Right writers

We may be inching toward a paperless society, but pens remain the most stolen items on the planet.

There are ways to make pens more repulsive to potential thieves. Dipping half a pen in honey, having pens with obscene messages or possibly switching to fountain pens may thwart thieves according to some experts.

Our suggestion: Have enough pens you like on hand. Even better, buy pens your customers like and hand them out. Your customers will no longer feel guilty about stealing a pen and they will thank you with unparalleled allegiance.

You can judge a pen by its barrel

Pen barrels can be made of exotic woods and minerals. They can have inlays of precious stones and plating in precious metals. They can have costly machining and engraving features.

An expensive barrel won’t make a pen write any better. Still, if you put a lot of money into the barrel, chances are more money has gone into other aspects of the pen.

The bulk of work-a-day pens have barrels made of brass, aluminum or plastic. Brass has the heftiest, most solid feel. Aluminum is strong and light. Current technology allows plastic to look like metal. These common working pens may have rubber or textured grips. A tech world variant includes having a stylus for use on touchscreens.

The criteria for judging these features:

  • Do you like the looks?
  • How does it feel in your hand?
  • Is your target group likely to use the stylus?

Other potential considerations include availability in company colors, a look that underscores the image a company is seeking to project and ecological considerations (using recycled paper, recycled plastic or bio-plastic barrels).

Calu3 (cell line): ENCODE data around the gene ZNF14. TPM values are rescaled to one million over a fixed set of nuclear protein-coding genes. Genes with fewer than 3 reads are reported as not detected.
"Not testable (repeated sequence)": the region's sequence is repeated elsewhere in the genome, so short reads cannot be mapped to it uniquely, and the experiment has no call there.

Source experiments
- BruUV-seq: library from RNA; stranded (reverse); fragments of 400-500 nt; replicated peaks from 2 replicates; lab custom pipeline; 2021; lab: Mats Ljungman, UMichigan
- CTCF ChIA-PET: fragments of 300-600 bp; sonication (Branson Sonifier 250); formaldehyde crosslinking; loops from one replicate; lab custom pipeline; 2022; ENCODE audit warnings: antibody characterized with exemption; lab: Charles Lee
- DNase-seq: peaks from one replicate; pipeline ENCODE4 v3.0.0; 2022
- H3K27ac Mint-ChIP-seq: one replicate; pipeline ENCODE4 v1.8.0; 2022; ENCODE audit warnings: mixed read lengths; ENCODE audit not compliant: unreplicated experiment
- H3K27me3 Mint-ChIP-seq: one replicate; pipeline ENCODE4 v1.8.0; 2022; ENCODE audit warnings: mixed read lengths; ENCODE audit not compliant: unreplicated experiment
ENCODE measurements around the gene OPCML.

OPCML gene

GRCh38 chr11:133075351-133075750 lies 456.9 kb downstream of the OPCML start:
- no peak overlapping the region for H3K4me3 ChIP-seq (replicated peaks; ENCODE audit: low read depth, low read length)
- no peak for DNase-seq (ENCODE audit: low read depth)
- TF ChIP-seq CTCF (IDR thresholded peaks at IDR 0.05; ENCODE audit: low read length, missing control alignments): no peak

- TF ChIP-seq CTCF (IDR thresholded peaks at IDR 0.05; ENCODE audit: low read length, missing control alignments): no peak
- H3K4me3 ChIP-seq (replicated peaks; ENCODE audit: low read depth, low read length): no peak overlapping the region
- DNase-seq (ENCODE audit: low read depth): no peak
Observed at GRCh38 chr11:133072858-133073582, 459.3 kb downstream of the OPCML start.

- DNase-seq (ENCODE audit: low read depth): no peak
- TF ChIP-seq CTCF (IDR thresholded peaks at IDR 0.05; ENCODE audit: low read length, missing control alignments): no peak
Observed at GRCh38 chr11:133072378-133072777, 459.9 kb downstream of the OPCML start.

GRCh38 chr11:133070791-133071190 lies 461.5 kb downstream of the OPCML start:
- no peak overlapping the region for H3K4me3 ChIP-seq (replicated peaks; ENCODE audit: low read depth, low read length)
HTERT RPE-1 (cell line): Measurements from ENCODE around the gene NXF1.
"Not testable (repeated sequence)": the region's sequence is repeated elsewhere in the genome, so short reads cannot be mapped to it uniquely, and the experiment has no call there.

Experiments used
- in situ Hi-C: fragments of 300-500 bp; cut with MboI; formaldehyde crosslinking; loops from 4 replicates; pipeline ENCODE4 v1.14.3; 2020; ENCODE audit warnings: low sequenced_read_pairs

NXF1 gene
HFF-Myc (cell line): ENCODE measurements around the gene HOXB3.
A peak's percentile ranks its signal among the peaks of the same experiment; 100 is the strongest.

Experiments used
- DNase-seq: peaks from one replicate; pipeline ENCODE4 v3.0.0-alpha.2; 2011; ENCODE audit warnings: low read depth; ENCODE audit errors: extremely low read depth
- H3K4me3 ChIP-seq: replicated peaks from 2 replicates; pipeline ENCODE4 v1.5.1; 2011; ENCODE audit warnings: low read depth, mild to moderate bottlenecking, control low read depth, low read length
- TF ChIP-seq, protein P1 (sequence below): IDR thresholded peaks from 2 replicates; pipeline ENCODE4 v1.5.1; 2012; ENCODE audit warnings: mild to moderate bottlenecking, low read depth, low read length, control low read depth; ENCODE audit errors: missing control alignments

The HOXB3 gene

Now let’s get to the point

Have any of you ever stared at the point of a pen and wondered, “doesn’t this look just like the rollerball point I was staring at a few minutes ago?”

It is not your imagination. The difference between a rollerball and a ballpoint isn’t really in the point at all, both use the same basic technology.

A ballpoint uses a petroleum-based ink and a rollerball uses a water-based ink. Gel pens use an emulsified water-base ink.

This leads us to the answer to the question, why are ballpoints often retractable and rollerballs usually have caps?  Water-based ink is thinner (technically it has lower viscosity), so the ink ball’s tolerance and roundness need to be as perfect as possible. If a ball flattens a bit, pits, corrodes or the holder is slightly damaged, ink will come out and damage your $595 Kiton dress shirt. The cap is a safety measure.

Ballpoint inks have the advantage of drying quickly. Rollerball inks lay down smoothly with less pressure as it meets precision requirements. Its problem, rollerball ink dries more slowly. Gel ink is opaque and that leads to bold colors in a wide range of hues. If your career is as a spy, gel ink should be your choice because chromatography can’t determine the manufacturer or year of manufacture.

Regardless of being water or oil based, high quality inks must meet critical requirements to work well. The ink needs to flow without clogging. Inks need to resist fading and smearing. Some inks also need to penetrate the surface of the paper so it can’t be erased, making it fraud resistant.

Traditionally the best of these inks have been made in Germany. Many inks are also made in China. Please note: The very best inks cost hundreds of dollars per gallon.

Pick your pen

There are a lot of choices out there. Staples Promotional Products alone offers over 1,000 choices. That’s not to mention all the color choices in barrel or ink color.

Our advice is to set a budget and then come up with the best pen available to meet that budget. Is your interest in providing a pen with replaceable ink cartridges that will be kept by the recipient or is it a pen that will be disposed of when the ink runs dry? You’ll also want to consider pen color, hand feel and image requirements. It’s a lot to consider, but fortunately Staples Promotional Products has teams of advisors who can provide wise guidance.